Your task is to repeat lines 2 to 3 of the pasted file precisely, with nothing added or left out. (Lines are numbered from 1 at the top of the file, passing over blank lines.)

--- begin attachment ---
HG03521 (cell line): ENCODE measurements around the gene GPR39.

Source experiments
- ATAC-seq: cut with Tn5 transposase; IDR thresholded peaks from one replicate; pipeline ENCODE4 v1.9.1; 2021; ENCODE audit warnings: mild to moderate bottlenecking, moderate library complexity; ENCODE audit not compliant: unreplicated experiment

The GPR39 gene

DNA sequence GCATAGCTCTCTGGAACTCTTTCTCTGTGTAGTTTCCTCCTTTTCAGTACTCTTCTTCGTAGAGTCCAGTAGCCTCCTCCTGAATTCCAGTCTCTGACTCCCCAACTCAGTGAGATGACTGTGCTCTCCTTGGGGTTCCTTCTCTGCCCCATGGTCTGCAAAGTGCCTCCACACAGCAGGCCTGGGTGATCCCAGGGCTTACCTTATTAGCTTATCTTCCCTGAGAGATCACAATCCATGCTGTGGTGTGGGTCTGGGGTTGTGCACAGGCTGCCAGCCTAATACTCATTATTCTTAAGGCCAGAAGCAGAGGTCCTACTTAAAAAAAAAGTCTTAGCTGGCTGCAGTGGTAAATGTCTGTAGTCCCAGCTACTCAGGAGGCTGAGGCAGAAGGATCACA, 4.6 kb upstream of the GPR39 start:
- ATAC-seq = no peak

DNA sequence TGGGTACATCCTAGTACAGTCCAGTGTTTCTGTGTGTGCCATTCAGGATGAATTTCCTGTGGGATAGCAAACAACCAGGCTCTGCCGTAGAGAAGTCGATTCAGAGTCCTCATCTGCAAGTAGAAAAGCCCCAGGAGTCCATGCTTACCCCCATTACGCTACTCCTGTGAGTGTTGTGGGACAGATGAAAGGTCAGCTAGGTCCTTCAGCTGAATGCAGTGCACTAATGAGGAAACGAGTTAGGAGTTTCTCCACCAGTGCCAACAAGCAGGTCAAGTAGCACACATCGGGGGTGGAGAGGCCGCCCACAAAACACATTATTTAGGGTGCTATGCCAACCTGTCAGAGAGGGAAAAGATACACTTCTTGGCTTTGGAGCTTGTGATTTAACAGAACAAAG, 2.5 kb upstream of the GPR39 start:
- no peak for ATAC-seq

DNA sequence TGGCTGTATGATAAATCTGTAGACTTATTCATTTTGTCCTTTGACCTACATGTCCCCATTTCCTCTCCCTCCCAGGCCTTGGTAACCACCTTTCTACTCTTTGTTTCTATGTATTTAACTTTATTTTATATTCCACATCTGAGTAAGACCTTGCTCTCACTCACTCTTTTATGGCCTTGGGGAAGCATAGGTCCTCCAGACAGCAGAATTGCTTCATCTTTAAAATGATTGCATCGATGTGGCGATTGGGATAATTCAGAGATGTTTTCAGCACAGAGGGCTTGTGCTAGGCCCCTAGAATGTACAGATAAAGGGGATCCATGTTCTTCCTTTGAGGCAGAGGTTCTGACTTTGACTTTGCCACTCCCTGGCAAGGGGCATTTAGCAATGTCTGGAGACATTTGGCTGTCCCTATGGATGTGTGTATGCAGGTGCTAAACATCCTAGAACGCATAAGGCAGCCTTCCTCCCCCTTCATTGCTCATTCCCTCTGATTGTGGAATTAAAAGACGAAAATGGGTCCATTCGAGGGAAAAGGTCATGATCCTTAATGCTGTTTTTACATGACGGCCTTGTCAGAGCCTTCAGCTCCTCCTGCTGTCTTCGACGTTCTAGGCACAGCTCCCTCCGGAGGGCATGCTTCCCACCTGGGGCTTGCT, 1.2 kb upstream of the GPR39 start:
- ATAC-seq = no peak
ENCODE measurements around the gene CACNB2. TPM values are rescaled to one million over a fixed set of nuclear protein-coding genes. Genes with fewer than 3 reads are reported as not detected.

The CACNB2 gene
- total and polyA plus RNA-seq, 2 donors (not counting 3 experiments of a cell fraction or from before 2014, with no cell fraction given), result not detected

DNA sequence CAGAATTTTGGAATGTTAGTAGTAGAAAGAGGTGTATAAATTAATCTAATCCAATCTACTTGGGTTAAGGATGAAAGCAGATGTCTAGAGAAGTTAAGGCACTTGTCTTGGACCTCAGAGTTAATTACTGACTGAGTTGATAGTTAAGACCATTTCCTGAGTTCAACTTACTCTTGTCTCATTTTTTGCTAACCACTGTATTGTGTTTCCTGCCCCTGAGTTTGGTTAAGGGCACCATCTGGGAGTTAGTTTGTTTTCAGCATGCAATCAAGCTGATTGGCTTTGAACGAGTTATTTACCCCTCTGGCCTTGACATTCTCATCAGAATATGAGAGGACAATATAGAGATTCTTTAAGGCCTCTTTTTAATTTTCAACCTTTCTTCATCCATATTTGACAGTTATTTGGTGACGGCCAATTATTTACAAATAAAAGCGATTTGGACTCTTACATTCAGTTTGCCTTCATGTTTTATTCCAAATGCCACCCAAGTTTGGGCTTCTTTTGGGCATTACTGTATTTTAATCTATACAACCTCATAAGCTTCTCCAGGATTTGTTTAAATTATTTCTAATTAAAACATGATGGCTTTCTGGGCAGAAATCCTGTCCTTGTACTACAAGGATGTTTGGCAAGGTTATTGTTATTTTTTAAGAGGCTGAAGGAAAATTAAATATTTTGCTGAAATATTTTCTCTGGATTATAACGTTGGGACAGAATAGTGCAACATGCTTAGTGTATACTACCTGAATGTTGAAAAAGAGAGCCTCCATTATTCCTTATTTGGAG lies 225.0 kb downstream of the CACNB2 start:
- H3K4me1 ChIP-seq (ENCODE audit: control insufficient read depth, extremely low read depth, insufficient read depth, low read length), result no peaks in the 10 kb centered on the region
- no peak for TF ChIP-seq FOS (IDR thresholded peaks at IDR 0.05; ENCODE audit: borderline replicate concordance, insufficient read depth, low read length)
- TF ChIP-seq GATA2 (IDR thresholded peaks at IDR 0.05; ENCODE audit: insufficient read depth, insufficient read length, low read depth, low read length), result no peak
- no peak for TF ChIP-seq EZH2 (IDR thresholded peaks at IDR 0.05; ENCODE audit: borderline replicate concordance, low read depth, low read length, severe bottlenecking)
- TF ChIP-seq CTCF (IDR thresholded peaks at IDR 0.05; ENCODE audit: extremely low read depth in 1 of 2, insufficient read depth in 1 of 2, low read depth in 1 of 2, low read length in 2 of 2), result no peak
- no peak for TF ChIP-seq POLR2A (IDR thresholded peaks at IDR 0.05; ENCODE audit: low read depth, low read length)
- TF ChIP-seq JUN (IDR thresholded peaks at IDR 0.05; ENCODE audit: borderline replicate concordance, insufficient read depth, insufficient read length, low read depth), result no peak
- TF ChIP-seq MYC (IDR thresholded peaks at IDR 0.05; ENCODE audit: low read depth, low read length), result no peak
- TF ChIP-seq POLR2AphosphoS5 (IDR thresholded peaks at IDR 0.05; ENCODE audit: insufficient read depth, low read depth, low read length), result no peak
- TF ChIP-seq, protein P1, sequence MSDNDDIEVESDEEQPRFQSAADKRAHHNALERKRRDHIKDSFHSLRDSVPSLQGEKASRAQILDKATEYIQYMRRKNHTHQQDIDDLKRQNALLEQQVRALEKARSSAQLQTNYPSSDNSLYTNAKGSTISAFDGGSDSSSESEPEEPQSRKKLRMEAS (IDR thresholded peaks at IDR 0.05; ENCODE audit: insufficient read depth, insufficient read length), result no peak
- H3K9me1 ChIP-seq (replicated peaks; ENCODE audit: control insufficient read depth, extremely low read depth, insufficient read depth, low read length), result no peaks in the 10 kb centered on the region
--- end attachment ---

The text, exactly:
Source experiments
- ATAC-seq: cut with Tn5 transposase; IDR thresholded peaks from one replicate; pipeline ENCODE4 v1.9.1; 2021; ENCODE audit warnings: mild to moderate bottlenecking, moderate library complexity; ENCODE audit not compliant: unreplicated experiment